NEW DELHI: The former Congress President Rahul Gandhi on Tuesday tweeted a sharp attack at Prime Minister Narendra Modi, suggesting that there has been a spike in instances of lynching after the Bharatiya Janata Party (BJP) came to power in 2014.
“Before 2014, the word ‘lynching’ was practically unheard of. #ThankYouModiJi,” the 51-year-old Congress leader said in a Twitter post on Tuesday in Hindi and English.
Gandhi’s swipe at PM Modi comes against a backdrop of instances of lynching of two accused following instances of alleged desecrations at Sikh shrines in Punjab over the past week. On Saturday, a man was killed over an alleged sacrilege bid at the Golden Temple. The following day, a second person was beaten to death for reportedly disrespecting the Sikh flag at a gurudwara in Punjab’s Kapurthala district.
Amid simmering tensions over the two incidents, a row broke out on Monday over Punjab Congress chief Navjot Singh Sidhu’s comment at a public meeting on Sunday who demanded public execution for those found guilty of sacrilege “Anyone can make a mistake, but this is not a mistake, this is a conspiracy to weaken and finish the society,” he added.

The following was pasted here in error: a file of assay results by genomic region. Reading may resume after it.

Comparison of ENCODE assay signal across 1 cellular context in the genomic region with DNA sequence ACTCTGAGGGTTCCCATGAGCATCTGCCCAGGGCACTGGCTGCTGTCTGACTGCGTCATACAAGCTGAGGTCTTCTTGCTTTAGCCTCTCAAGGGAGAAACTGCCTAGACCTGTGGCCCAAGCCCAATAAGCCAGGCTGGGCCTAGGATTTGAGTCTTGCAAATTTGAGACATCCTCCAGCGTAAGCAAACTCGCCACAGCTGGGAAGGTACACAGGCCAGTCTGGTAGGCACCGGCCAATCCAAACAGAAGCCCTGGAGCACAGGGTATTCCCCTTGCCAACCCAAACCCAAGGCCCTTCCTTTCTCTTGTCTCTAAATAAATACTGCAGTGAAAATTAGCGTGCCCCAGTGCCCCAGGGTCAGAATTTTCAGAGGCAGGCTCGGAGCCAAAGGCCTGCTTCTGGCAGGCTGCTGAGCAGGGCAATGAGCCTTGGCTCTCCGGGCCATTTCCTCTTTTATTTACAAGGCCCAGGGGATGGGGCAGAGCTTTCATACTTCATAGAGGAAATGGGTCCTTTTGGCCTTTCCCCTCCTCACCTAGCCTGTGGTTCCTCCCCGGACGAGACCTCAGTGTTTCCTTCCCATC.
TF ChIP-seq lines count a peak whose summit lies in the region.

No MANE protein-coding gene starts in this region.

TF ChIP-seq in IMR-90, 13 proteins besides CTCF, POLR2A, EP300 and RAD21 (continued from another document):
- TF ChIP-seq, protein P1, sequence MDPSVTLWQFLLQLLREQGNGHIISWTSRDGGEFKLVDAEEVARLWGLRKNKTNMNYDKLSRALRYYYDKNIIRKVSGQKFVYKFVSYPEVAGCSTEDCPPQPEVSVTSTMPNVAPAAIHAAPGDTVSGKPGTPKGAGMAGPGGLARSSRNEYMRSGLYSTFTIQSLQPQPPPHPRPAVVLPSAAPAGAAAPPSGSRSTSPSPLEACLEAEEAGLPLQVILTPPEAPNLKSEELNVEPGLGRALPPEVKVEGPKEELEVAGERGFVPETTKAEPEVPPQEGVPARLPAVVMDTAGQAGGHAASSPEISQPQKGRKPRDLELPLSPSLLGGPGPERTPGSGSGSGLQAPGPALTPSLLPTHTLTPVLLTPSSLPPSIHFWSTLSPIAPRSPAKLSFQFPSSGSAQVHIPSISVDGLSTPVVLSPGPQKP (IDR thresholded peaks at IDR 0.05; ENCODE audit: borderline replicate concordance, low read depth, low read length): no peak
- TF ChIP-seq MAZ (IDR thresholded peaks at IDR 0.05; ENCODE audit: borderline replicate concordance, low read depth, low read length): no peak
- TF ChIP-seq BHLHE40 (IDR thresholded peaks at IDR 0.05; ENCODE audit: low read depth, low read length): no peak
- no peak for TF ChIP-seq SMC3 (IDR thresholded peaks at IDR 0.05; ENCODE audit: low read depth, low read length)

Bharatiya Janata Party spokesperson Tom Vadakkan promptly clapped back. “The dynast should remember 1984 and the anti-Sikh riots — that’s what set precedent to the act of lynching,” said Vadakkan, who was in the Congress for years before the one-time aide to Congress president Sonia Gandhi, joined the BJP in 2020.
“Why is Congress dragging BJP into this state (Punjab) matter? This is their election game plan.”
Former minister and senior BJP leader Prakash Javadekar also hit back at Rahul Gandhi.
“Get facts right. 2000+ Sikhs were lynched in 1984 & Congress justified it. Selective amnesia will not work. We condemn all lynching,” Javadekar said.
The 1984 riots took place when mobs, some allegedly including members of the Congress party, killed members of the Sikh community in retaliation for the assasination of then prime minister Indira Gandhi’s by her Sikh bodyguards. Over 2,700 Sikhs were killed in Delhi alone.
To be sure, the National Crime Records Bureau, the government agency mandated to compile crime statistics, does not maintain figures of lynching. It did make an effort in 2017 but never published the data that was collected, reportedly due to flaws in the data since lynching is not classified as a separate offence in the penal code.
A Supreme Court recommendation in 2018 to enact a special law to penalise lynching is still pending consideration.